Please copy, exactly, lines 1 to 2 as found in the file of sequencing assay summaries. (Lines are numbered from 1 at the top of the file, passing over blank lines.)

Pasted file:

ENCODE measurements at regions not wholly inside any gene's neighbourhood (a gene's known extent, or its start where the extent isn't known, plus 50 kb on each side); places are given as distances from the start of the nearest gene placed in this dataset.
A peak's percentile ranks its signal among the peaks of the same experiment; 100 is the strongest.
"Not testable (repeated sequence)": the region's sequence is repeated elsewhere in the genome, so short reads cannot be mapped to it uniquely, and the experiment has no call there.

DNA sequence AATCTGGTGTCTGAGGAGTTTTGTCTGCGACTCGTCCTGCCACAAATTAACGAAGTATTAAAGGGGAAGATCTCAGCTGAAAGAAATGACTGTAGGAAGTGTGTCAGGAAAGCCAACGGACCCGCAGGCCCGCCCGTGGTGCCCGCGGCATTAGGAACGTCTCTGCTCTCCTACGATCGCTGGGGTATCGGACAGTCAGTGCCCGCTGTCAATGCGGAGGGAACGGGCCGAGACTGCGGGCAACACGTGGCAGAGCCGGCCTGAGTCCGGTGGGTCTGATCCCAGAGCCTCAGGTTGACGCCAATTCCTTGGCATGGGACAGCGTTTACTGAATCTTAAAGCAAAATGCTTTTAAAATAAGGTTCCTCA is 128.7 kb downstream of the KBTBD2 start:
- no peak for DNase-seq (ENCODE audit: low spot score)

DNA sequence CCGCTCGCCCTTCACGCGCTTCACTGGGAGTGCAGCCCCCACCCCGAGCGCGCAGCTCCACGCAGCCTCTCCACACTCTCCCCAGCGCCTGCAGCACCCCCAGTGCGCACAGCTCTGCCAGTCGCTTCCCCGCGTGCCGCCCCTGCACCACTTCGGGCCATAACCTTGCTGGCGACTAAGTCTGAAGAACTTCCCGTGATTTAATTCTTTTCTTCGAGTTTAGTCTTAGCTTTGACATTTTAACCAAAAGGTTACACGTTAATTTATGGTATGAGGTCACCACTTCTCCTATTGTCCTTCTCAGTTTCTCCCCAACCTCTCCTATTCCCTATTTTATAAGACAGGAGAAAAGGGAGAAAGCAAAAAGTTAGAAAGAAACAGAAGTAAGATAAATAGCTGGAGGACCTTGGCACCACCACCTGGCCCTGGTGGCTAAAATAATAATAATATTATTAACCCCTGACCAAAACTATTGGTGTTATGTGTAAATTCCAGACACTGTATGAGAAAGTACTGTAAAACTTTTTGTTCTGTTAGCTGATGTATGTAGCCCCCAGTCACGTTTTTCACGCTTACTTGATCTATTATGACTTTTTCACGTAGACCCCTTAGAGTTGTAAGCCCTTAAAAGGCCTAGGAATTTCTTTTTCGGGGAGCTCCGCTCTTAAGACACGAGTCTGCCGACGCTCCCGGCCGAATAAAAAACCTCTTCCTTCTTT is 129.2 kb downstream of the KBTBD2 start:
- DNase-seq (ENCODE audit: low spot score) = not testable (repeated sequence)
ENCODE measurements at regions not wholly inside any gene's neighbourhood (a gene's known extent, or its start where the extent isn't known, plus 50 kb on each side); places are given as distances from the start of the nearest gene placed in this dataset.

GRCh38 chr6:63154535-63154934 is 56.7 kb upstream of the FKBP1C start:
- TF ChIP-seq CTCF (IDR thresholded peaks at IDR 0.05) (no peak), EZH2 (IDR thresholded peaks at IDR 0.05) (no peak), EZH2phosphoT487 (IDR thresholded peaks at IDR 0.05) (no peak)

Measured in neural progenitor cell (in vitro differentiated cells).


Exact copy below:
ENCODE measurements at regions not wholly inside any gene's neighbourhood (a gene's known extent, or its start where the extent isn't known, plus 50 kb on each side); places are given as distances from the start of the nearest gene placed in this dataset.
A peak's percentile ranks its signal among the peaks of the same experiment; 100 is the strongest.